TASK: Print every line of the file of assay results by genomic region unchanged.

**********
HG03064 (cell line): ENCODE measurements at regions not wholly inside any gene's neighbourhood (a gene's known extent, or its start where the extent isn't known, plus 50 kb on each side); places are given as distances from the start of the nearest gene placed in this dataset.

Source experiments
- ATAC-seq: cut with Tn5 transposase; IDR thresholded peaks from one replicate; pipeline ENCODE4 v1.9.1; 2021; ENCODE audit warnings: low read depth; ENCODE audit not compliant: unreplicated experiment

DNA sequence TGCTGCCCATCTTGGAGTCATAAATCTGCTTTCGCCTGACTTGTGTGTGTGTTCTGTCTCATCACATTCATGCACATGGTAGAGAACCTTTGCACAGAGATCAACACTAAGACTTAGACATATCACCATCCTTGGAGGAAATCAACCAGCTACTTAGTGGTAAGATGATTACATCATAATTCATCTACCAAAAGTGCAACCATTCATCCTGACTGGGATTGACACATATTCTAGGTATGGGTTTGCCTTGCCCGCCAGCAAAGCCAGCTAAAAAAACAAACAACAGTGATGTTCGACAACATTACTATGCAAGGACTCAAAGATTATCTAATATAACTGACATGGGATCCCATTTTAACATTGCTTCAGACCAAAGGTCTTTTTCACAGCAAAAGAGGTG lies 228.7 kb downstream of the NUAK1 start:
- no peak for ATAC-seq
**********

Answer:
HG03064 (cell line): ENCODE measurements at regions not wholly inside any gene's neighbourhood (a gene's known extent, or its start where the extent isn't known, plus 50 kb on each side); places are given as distances from the start of the nearest gene placed in this dataset.

Source experiments
- ATAC-seq: cut with Tn5 transposase; IDR thresholded peaks from one replicate; pipeline ENCODE4 v1.9.1; 2021; ENCODE audit warnings: low read depth; ENCODE audit not compliant: unreplicated experiment

DNA sequence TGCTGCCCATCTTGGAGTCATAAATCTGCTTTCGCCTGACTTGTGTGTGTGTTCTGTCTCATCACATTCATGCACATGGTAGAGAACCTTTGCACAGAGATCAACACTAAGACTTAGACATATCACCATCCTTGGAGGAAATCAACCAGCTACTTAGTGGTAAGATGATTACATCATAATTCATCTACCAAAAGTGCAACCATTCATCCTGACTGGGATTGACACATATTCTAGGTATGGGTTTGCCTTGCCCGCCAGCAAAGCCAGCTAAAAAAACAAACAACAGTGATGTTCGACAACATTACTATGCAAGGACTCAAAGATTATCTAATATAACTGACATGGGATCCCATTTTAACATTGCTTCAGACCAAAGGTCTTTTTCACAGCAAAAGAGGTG lies 228.7 kb downstream of the NUAK1 start:
- no peak for ATAC-seq